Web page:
In this talk, we consider the problem of computing an optimal matching in a bipartite graph where elements of one side of the bipartition specify preferences over the other side, and the other side can have capacities and classifications. The input instance is a bipartite graph G=(A U P,E), where A is a set of applicants, P is a set of posts, and each applicant ranks its neighbors in an order of preference, possibly involving ties. Moreover, each vertex p in P has a quota denoting the maximum number of applicants that can be assigned to p in an allocation of applicants to posts - referred to
as a matching.

A classification for a post p is a collection of subsets of the neighbors of p. Each subset (class) has a quota denoting the maximum number of applicants from the class that can be matched top. The goal is to find a matching that is optimal amongst all the feasible matchings, which are matchings that respect quotas of all the posts and classes.

We consider the well-studied notion of popularity and show that a popular amongst feasible matchings (if one exists) can be computed efficiently if the classifications satisfy a certain property. To solve the classified popular matchings problem, we present a framework that involves computing max-flows iteratively in multiple flow networks.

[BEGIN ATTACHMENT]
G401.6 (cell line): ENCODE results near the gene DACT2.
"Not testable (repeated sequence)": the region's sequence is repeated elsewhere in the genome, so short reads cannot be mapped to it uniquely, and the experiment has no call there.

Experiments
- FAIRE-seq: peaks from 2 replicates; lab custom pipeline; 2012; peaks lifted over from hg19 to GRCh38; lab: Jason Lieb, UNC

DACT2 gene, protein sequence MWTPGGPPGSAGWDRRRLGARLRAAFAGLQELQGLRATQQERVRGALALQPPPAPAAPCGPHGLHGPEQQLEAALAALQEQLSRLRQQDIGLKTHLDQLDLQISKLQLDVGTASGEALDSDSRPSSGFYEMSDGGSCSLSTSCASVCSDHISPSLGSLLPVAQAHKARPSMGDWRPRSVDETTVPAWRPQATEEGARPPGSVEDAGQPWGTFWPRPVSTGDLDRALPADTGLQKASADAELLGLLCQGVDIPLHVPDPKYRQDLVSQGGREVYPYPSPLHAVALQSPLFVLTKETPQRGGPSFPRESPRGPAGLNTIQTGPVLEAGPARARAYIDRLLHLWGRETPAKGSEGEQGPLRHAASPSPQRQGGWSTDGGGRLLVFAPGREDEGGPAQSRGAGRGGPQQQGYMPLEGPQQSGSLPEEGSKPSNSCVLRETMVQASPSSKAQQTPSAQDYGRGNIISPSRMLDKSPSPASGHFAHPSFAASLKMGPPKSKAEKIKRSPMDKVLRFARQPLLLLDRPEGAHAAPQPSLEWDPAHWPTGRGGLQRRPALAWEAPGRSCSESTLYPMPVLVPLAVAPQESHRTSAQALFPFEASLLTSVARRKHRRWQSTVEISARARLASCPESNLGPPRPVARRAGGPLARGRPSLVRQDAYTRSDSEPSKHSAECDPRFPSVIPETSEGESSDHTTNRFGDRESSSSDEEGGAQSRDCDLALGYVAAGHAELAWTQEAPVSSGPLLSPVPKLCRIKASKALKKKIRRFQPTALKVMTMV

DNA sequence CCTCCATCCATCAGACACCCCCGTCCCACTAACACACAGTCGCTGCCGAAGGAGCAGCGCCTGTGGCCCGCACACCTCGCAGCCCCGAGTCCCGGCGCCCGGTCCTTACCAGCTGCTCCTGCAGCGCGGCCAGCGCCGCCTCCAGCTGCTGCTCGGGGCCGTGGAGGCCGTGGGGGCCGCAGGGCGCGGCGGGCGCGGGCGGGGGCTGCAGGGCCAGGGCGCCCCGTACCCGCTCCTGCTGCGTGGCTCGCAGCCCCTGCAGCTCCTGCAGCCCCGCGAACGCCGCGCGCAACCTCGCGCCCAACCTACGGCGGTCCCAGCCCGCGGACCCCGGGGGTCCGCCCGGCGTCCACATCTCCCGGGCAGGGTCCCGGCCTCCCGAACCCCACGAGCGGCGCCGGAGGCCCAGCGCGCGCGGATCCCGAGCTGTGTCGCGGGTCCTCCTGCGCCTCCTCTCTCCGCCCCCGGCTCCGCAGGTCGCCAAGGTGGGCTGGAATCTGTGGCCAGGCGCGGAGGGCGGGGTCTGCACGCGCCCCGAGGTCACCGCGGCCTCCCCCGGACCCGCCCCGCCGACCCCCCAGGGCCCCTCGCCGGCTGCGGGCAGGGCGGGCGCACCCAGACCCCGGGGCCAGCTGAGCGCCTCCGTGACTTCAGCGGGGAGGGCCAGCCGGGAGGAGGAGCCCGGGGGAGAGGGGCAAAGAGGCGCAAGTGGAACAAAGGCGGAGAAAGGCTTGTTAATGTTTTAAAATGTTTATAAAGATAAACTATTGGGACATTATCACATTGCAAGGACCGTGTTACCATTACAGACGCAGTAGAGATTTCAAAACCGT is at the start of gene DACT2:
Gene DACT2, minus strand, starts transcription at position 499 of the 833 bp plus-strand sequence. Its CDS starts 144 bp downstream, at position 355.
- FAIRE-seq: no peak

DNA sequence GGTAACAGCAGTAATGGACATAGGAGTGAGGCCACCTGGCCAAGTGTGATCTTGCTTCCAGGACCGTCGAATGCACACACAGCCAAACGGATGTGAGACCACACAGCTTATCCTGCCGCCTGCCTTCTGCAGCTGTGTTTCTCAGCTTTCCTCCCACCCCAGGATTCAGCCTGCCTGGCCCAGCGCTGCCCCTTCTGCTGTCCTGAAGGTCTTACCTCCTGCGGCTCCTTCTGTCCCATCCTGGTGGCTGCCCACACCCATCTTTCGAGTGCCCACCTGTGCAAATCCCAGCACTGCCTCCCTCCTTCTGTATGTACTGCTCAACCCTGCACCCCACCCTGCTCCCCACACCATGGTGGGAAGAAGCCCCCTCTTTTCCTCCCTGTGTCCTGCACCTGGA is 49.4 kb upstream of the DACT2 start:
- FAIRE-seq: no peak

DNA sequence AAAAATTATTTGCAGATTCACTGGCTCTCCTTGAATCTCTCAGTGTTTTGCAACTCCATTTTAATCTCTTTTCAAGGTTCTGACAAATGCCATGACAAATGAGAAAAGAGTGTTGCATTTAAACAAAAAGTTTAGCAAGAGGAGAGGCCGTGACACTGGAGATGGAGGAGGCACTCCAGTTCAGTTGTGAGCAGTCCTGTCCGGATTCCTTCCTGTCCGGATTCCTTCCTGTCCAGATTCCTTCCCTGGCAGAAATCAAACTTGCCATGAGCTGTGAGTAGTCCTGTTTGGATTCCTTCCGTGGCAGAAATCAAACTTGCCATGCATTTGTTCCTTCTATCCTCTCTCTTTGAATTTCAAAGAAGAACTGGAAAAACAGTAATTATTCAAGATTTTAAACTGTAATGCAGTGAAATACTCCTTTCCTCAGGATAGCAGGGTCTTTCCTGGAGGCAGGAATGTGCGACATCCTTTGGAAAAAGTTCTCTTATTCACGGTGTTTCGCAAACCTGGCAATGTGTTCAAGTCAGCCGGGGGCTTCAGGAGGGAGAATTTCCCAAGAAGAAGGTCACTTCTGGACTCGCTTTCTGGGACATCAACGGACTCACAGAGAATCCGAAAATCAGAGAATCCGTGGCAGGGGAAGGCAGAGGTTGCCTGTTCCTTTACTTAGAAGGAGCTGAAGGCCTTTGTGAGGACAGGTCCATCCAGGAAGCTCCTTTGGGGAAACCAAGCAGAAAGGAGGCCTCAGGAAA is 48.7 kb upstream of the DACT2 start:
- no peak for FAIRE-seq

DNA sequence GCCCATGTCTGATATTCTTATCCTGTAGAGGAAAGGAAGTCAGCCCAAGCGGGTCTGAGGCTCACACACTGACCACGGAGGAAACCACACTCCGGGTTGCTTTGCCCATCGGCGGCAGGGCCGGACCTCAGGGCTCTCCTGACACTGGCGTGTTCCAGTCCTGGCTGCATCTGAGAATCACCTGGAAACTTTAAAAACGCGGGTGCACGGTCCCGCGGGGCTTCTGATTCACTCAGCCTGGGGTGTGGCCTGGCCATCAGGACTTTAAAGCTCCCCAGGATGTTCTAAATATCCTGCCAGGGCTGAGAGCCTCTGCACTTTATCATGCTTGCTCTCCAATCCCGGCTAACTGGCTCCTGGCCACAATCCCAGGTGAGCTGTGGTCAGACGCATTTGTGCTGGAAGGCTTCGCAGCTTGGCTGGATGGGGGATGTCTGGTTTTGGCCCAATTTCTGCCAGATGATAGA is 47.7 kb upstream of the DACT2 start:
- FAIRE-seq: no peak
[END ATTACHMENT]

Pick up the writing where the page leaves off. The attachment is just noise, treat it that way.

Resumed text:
We use the fact that, in any flow network, w.r.t. any max-flow the vertices can be decomposed into three disjoint sets and this decomposition is invariant of the flow. This simple fact turns out to be surprisingly useful in the design of our combinatorial algorithm. Besides giving polynomial-time algorithms for classified popular matching problem, our framework unifies prior algorithms from literature on popular matchings without classifications, matching the respective time complexities.

This is joint work with Prajakta Nimbhorkar and Nada Pulath.